On hanging out with books

I went to see the Valmadonna Trust Library on display at Sotheby’s. (Article and slide show of exhibition, courtesy of the New York Times.)
The display looked like a permanent exhibition, with stencilling on the walls and fancy lighting and all sorts. I was surprised at just how posh it all looked; I suppose this is good advertising if you are trying to sell something for forty million dollars. Interestingly, it didn’t smell like a library (books, leather, dust) or like a museum (clean, dusted, polished), but like a school art room – poster paint, paper, glue.

The collection was mostly printed books arranged by geographical region. Jews did printing in a LOT of places, and this collection has books from most of them. It’s interesting how localised it was; one doesn’t seem to think of publishing that way now. Books are printed Somewhere Else and arrive in boxes at the bookshop…buying one’s books on the internet rather makes one forget about geography and how it affects activity.
A lot of the printed books were set open to the title pages, which are generally prettily engraved, which is all very well, but I think a proper page of the text is more interesting. There’s only so many engraved frontsipieces you can look at really, and the actual pages tend to be more varied. Perhaps only if you have an eye for that sort of detail.
There were also lots of books set open to pages where you could see just enough to make you wish you could turn the pages. Like, there was a little book of prayers for women on mikveh night, women hoping that their husbands would be kind and good-tempered when they got back from the mikveh newly-sexually-available. But we could only see half the text. I still felt sorry for the women, that they needed a prayer like that.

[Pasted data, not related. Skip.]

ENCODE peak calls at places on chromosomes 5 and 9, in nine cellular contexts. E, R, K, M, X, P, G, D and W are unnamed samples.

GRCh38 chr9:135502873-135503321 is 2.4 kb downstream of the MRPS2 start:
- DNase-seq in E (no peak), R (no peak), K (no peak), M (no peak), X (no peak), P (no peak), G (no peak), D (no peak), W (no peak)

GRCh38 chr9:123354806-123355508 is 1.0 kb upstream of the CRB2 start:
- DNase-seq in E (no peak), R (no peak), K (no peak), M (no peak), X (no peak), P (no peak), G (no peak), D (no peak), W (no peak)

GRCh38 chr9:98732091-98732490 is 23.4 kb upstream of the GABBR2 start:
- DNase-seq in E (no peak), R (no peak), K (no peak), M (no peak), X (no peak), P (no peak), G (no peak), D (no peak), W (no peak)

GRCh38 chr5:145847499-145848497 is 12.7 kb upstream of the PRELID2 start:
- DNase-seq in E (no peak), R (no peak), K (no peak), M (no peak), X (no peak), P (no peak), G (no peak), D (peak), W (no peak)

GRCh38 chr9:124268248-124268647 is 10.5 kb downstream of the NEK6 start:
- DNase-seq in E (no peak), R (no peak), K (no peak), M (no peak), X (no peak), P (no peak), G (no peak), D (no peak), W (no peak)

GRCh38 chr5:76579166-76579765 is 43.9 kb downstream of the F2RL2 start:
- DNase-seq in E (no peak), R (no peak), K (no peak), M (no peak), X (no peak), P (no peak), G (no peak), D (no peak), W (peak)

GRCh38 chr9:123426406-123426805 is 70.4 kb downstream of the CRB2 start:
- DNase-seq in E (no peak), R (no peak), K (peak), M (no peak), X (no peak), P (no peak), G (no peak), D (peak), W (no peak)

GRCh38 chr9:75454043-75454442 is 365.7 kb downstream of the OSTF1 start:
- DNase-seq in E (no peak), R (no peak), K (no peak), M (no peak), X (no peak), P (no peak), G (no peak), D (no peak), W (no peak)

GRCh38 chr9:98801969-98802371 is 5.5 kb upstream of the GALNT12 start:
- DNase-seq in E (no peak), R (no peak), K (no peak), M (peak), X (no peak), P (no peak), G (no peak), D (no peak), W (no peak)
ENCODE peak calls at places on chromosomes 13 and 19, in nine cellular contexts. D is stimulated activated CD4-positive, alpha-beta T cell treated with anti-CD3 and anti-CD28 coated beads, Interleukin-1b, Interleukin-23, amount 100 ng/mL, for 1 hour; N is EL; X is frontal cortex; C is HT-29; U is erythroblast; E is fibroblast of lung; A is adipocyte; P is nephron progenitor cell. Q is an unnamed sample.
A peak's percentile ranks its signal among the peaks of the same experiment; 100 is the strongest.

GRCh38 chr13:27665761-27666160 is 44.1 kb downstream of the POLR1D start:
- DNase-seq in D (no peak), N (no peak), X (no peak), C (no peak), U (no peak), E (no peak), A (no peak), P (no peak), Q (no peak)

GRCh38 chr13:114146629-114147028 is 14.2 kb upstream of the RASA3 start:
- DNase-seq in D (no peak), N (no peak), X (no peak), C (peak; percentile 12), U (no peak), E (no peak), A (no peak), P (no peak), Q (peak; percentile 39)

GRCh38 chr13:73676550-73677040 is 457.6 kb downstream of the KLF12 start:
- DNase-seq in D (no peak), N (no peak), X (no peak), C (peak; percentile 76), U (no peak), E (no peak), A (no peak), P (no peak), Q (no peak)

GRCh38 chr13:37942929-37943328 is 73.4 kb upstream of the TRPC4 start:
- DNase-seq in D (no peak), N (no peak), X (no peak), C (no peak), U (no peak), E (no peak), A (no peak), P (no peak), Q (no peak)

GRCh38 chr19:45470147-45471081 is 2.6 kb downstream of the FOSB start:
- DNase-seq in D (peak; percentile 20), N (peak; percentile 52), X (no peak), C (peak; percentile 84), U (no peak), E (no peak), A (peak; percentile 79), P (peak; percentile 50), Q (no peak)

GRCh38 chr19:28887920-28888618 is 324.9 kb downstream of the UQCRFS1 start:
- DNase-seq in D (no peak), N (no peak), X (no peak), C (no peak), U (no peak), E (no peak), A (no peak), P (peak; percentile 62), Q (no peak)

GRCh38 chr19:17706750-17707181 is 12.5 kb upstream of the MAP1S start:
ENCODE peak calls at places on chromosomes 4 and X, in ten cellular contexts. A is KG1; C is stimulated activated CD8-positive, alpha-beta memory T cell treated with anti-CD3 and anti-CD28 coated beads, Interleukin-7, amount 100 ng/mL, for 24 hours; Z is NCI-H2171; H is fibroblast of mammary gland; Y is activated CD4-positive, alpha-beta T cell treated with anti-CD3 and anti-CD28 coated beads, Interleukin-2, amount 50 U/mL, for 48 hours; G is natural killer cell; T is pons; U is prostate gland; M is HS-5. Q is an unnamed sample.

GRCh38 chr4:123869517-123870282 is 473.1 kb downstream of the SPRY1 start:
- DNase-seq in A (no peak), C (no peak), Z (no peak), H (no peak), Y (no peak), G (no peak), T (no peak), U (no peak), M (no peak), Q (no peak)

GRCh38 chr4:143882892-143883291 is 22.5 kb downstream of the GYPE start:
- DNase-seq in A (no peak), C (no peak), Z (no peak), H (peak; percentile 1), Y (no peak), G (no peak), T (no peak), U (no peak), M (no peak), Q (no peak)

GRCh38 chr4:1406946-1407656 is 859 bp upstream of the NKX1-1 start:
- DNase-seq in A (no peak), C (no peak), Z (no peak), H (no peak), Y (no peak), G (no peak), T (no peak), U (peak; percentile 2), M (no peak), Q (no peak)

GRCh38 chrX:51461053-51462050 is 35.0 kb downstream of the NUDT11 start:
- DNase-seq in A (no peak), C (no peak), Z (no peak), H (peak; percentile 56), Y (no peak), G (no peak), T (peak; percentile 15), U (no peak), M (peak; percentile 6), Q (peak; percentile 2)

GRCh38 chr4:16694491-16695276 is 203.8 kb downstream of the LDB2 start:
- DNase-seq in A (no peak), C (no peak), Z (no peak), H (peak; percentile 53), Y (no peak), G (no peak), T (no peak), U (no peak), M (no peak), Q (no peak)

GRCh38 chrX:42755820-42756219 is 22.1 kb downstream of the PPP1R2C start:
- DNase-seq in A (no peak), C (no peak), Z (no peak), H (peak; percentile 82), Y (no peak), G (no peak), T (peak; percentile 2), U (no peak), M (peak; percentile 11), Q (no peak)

There was one I liked very much indeed: the front page of a book of Bible commentary had a complicated printed knotwork design, the sort of thing printers put in to fill up space, lines all in and out and round each other making a sort of Turkish knot. The splendid part was the doodle in the margin below, where evidently someone had been bored, and they’d tried to copy the design – this wobbly ink line attempting to copy the weaving of the printed design, but getting mixed up rather soon and ending with a scribble. Seeing that took the book from being Very Important Cultural Artefact to being Like My Bible But Older, and that was super!
I was there with two other scribes and a talmudist, by the way. This means scribal geekery. Hee. We made a beeline for the manuscript section. The most intense of the manuscripts was probably the Bible from the England of 1189. It went with the Jews when they were expelled, and managed to survive all that time since then.
As well as pretties, we saw a Bible with the Torah text handwritten in block and Rashi’s commentary in script. Really nicely laid out, finely written, a lot of text. And it was from 18th/19th-century Yemen. This confused me; Bibles were among the first things to be printed, and this text had certainly been printed by the 18th century, so why had this handwritten book ever been produced? Why would you do something so labour-intensive? It didn’t look like a trophy copy, it looked like a reference work.